Agreement reached by Apple and its shareholders on workers’ right to organise “sets a standard” for remedy of workforce-related disputes.
A recent agreement with tech giant Apple demonstrates how investors are using their leverage to ensure firms “maintain and uphold” their human rights and workforce policies, said Bettina Reinboth, Director of Human Rights and Social Issues at the Principles for Responsible Investment (PRI).
“Investors are now looking beyond broad-brush statements to actual policy implementation and are doing so by collaborating to send a stronger signal to company boards,” she said.
Nadira Narine, Senior Programme Director at the Interfaith Centre on Corporate Responsibility (ICCR), who hopes that the agreement will “set a standard” for companies to follow and a precedent for similar engagements with other company boards.
Her sentiment is shared by Jonas Kron, Chief Advocacy Officer at Trillium Asset Management, with the tech giant viewed as a “trendsetter” in the tech industry and seen as the “gold standard” by many businesses leaders.
“I think [the agreement] will be an important template for how other companies can respond.”
The agreement reached following engagement – including the filing of a resolution – by New York City pension funds and a coalition of investors including SOC Investment Group, Parnassus Investments, Trillium Asset Management and the Greater Manchester Pension Fund (advised by PIRC an independent corporate governance and shareholder advisory firm) will see Apple independently assess its compliance with its existing commitments to freedom of association and collective bargaining rights, according to a filing with the US Securities and Exchange Commission (SEC).
“Companies tell investors: ‘We have a policy on freedom of association, we have a policy on collective bargaining, and we follow the International Labour Organisation (ILO) conventions’ – yet controversies still pop up,” said ICCR’s Narine.
“Here’s a clear opportunity for [Apple] to investigate why those controversies keep coming up to an independent third-party audit.”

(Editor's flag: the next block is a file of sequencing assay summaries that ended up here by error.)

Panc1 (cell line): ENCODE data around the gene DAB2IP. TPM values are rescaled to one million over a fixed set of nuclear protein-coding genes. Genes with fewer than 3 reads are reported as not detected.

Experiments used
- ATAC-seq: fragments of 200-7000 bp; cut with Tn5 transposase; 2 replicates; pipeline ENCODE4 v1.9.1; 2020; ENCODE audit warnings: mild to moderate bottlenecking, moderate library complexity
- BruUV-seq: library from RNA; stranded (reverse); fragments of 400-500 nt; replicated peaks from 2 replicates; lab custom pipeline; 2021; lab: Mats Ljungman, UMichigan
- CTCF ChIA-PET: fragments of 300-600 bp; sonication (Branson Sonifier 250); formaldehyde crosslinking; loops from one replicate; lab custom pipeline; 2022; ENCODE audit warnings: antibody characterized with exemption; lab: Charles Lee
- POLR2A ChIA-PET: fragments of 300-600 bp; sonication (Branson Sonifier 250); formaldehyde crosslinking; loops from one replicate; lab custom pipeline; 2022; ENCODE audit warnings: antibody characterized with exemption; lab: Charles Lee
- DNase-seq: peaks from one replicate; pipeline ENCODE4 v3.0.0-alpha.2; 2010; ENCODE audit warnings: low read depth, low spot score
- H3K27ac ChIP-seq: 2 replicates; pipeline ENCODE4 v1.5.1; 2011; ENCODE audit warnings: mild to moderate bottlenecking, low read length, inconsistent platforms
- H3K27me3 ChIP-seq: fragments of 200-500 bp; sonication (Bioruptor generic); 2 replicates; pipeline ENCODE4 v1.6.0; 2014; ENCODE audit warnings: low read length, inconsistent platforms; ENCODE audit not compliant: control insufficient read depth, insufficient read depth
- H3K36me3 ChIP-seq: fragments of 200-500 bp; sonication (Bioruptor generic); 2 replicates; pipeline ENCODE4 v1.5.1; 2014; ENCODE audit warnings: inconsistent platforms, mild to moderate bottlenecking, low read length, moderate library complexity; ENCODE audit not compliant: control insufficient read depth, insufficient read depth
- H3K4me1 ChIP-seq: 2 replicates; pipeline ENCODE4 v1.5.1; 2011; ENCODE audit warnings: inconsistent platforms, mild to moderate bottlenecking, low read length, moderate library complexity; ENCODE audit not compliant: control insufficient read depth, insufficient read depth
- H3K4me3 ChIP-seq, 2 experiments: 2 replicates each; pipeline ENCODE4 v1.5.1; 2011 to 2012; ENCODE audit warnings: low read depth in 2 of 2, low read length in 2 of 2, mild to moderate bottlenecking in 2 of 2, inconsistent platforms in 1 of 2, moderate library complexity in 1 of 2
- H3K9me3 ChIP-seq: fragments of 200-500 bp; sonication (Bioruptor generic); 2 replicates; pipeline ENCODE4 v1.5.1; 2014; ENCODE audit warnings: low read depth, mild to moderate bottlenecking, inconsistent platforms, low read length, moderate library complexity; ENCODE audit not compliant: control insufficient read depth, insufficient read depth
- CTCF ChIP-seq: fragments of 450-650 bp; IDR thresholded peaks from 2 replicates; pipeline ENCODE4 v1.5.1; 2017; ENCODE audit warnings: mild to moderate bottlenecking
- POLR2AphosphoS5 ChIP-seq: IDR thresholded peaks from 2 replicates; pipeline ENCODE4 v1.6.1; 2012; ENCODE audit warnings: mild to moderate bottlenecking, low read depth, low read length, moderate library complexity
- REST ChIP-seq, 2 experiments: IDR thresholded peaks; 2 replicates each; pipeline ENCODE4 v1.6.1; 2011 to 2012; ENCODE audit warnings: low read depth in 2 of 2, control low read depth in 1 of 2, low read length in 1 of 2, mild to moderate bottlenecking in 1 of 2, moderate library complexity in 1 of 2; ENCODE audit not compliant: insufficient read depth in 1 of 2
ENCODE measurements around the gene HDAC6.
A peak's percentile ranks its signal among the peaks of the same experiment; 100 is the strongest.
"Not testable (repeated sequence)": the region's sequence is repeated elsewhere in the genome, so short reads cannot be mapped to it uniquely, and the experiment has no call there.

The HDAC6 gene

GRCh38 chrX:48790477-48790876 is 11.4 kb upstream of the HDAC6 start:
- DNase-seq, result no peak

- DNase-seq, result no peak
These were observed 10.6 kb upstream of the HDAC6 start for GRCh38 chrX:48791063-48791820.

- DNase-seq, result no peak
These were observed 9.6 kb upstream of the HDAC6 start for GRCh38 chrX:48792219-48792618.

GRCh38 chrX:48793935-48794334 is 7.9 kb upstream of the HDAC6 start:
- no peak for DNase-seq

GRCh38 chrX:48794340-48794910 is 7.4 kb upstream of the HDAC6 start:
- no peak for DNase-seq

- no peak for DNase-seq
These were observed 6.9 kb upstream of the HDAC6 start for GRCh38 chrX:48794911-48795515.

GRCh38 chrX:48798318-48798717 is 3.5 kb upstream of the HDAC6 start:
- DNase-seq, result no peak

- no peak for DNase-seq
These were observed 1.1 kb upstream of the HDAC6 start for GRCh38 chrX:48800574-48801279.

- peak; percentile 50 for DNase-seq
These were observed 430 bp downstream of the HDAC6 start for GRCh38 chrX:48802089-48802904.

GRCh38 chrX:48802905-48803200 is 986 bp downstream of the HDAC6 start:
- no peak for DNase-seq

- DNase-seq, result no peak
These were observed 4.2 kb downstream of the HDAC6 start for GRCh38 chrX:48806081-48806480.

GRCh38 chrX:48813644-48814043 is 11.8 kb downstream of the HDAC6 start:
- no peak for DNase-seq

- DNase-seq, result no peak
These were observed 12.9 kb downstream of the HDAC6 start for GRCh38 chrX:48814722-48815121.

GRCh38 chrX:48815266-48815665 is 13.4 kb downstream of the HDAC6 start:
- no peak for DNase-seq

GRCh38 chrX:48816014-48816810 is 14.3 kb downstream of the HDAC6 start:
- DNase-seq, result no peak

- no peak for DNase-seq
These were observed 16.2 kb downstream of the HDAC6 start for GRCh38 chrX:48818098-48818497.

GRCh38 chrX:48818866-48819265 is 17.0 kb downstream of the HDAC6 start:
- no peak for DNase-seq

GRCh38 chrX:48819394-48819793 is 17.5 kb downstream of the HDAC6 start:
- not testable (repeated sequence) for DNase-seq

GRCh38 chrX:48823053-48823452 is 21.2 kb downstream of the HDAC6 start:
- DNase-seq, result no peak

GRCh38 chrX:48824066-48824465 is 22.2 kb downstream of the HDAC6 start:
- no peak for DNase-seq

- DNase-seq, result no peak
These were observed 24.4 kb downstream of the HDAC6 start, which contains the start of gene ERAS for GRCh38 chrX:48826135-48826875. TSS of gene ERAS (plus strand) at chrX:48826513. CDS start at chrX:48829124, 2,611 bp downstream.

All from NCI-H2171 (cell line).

Apple has denied the accusations.
“Salient” labour issues emerge
The agreement is a part of a wider trend, according to Tom Powdrill, Head of Stewardship at PIRC, who expects similar shareholder resolutions on freedom of association on the ballot at other US tech companies in 2023, demonstrating the level of investor interest in this and other workforce-related issues.
“The investor group we are part of that reached this agreement with Apple has already communicated to the company our expectations of the review,” he said.
“We have particularly emphasised the need to address the issue of ‘non-interference’ when employees unionise, the need to appoint a credible third-party to undertake the assessment (which would preclude any firms which provide ‘union avoidance’ services) and for the review to consult with workers and worker organisers.”
Collective bargaining and freedom of association have emerged as “salient labour issues” across a variety of sectors in the US – namely food, retail and tech, said PRI’s Reinboth, noting the engagement with Apple paves the way for further investor action across these industries.
Union rights are a key focus of PRI’s new ‘Advance’ engagement initiative targeting social issues and human rights, with more than 220 investors collectively, representing US$30 trillion in assets under management, involved.
Transparency and disclosure
From a regulatory perspective, the case highlights the need for greater policy efforts around transparency and disclosure, said Reinboth.
“Already, we see that the SEC is preparing to release its Human Capital Management Rulemaking, which will seek to mandate greater levels of disclosure from companies on social factors,” she said.
“Ultimately, this provides investors with greater information to be able to prioritise human rights-linked engagements.”
While Powdrill admits that that US labour laws are “very weak” compared to Europe, the country does have the necessary ILO conventions and, as such, “there is no need for companies to reinvent the wheel”.
“The crunch question is how policies that claim to uphold these rights are applied,” he said.
In practice, when operating in a market like the US where labour protections are weak, and there is a “mini industry” advising companies on how to undermine union organising, the best orientation is for a company to adopt is neutrality, added PIRC’s Powdrill.
“If investors want to support decent work they must challenge portfolio companies that are actively seeking to dissuade employees from exercising fundamental workplace rights.”